Three Hawke's Bay councils have been recognised for their strong leadership and community engagement, named finalists in this year's Local Government New Zealand Excellence Awards.
Now in their fifth year, the awards recognise and celebrate the key leadership role that local government plays in communities around the country.
The development of a sophisticated, three-dimensional groundwater flow model, showing the impact groundwater has on the Heretaunga Plains earned Hawke's Bay Regional Council a finalist spot in the Environmental Impact category.
The judges praised the Heretaunga Plains Aquifer project as "an innovative and challenging model that draws on leading edge science and has provided the basis for informed decision-making around water management".
Regional council principal scientist Jeff Smith said that while the council used to only be able to assess the effect of individual groundwater water takes, the new technology enabled it to assess the combined effect of the takes and their impact.
"We can make predictions through the computer simulation to anticipate what the effects of management decisions might be so we can have more confidence in those decisions."
Central Hawke's Bay District Council's Project Thrive community engagement initiative saw it pick up a finalist spot in the Governance, Leadership and Strategy category.
Launched in 2016, following the election of new mayor Alex Walker and six new councillors, it involved community discussions to develop a strategic vision and direction for the district.
The judges noted the leadership of the newly elected members and new chief executive and the extensive consultation within a tight timeframe.
"They've 'walked the talk' and the process informed a series of council decisions," the judges said.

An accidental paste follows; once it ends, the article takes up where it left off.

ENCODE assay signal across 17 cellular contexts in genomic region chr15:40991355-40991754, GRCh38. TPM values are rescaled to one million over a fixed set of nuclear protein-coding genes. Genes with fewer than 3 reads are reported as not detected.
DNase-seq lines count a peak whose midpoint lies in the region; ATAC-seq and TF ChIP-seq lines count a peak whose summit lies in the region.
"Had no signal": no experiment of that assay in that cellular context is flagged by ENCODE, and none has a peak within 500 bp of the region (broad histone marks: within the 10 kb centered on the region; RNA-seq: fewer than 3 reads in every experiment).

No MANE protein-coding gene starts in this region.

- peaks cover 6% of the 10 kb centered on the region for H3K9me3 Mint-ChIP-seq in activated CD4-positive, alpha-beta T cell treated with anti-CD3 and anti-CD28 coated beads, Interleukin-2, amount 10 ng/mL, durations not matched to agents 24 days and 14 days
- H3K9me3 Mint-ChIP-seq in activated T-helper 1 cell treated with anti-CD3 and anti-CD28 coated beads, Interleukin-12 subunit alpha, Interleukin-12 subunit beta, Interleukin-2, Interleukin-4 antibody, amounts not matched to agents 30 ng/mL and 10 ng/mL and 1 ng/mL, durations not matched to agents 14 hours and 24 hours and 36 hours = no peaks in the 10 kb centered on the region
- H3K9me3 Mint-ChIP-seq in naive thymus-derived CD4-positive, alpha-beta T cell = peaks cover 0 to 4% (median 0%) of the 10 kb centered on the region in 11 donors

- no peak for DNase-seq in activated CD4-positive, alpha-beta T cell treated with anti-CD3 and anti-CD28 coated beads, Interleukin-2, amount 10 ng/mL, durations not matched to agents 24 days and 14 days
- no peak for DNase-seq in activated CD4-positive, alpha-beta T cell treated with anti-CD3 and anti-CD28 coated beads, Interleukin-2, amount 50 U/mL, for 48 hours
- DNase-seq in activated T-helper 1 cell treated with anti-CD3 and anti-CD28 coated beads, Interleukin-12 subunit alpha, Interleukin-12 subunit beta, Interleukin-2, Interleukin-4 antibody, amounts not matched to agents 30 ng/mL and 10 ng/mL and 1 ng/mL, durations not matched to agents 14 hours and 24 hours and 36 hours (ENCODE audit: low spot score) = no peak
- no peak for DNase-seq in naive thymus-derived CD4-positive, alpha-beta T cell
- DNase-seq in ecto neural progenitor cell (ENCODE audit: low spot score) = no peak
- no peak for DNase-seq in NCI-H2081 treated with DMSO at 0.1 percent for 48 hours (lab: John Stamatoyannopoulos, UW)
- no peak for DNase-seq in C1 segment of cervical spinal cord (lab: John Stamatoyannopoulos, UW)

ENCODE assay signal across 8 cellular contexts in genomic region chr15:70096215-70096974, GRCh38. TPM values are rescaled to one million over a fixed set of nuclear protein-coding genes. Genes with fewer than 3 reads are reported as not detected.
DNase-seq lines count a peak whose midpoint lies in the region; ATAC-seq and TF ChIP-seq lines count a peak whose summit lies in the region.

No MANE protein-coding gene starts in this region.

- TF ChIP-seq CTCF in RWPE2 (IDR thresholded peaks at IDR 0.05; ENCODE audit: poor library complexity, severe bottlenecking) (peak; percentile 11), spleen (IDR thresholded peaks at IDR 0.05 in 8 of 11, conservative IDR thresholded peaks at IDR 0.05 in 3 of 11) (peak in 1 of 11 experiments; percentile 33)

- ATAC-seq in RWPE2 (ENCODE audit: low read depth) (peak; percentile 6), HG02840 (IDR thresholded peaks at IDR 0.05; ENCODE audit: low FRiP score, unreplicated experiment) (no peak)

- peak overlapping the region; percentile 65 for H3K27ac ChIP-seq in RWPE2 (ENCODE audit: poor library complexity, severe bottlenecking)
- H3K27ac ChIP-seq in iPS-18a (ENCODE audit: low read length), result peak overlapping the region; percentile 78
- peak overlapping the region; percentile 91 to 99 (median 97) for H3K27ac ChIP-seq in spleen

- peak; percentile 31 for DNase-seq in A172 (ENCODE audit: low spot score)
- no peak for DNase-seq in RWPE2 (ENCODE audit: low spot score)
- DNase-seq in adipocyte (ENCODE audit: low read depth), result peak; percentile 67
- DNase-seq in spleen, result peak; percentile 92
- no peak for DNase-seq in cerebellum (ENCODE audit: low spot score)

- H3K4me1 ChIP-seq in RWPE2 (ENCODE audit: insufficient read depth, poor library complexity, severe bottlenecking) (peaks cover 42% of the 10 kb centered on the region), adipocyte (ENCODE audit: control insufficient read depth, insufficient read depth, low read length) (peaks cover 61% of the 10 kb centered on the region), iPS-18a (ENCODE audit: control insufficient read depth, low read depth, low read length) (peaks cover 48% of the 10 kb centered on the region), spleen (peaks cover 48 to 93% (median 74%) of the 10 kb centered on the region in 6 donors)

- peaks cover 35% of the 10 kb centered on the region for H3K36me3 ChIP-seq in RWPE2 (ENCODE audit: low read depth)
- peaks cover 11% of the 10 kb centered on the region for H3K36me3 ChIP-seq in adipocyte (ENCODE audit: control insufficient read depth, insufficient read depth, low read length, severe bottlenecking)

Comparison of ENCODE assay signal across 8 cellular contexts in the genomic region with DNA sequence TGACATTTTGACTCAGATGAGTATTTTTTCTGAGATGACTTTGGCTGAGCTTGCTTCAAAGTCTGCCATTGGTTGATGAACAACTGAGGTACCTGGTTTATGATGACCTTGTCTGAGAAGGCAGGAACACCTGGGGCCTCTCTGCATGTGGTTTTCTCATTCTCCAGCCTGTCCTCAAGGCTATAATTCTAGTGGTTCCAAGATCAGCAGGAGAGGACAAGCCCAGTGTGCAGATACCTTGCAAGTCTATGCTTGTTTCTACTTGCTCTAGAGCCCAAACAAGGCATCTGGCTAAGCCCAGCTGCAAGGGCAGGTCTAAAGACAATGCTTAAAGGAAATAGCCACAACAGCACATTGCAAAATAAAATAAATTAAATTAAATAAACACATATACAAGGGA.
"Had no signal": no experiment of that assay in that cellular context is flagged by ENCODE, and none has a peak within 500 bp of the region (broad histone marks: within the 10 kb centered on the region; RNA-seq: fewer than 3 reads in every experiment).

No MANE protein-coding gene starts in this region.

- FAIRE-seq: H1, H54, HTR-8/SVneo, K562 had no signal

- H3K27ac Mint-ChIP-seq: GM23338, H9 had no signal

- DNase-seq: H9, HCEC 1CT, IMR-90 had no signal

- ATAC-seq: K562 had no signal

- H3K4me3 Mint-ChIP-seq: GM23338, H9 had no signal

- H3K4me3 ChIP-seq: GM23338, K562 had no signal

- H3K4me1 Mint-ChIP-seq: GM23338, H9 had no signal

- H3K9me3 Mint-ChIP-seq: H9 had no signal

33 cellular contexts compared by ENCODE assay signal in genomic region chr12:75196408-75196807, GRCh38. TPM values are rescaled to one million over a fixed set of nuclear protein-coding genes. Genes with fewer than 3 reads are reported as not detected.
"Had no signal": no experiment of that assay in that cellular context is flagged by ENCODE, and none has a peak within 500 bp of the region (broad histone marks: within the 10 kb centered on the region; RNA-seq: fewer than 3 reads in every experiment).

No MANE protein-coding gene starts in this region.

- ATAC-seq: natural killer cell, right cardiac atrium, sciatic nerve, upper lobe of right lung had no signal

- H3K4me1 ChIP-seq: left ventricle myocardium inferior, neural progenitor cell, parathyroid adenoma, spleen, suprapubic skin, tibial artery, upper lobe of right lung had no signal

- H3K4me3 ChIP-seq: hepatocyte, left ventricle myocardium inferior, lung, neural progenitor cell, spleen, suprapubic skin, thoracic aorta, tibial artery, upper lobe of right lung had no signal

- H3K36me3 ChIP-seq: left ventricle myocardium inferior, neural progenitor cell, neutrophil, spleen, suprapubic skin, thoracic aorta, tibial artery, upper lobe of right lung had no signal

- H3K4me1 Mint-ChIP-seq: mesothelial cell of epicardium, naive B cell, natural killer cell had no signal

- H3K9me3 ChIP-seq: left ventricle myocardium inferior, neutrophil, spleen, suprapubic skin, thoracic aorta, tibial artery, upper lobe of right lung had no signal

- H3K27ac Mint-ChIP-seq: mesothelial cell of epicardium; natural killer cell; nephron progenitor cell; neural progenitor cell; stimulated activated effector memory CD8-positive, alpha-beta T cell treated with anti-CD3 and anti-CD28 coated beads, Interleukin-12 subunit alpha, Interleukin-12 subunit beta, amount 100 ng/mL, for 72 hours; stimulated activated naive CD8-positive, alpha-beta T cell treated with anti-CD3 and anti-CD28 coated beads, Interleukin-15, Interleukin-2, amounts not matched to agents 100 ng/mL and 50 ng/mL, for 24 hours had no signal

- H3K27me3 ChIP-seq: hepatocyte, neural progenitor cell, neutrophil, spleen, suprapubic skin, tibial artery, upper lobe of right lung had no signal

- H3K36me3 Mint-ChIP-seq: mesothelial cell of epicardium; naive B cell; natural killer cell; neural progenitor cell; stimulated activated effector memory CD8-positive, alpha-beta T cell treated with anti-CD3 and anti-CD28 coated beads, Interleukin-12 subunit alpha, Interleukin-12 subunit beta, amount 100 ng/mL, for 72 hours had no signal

Walker said it was great to be recognised.
"I'm really proud of the work the community, councillors and staff did to pull together this vision and that work is now informing everything we are doing."
Wairoa District Council's extensive engagement with the community through its Wairoa Wastewater Stakeholder Group, ahead of the renewal of its community wastewater scheme resource consent due in 2019, made it a finalist in the Community Engagement category.
Judges hailed the project as "an inclusive, solutions-focused and pragmatic response that included strong iwi participation and two-way community engagement".
Wairoa mayor Craig Little said the stakeholder group comprised a wide range of community members who started off with a number of possibilities to consider.
"The biggest consideration was what was the best decision for the environment, but also keeping in mind the practicalities and cost to the community - it was about doing it right."
LGNZ president Dave Cull said being named a finalist was a significant achievement, and that the projects in Hawke's Bay were having a profound impact on communities.
The award winners would be announced at the LGNZ conference dinner in Christchurch on July 16.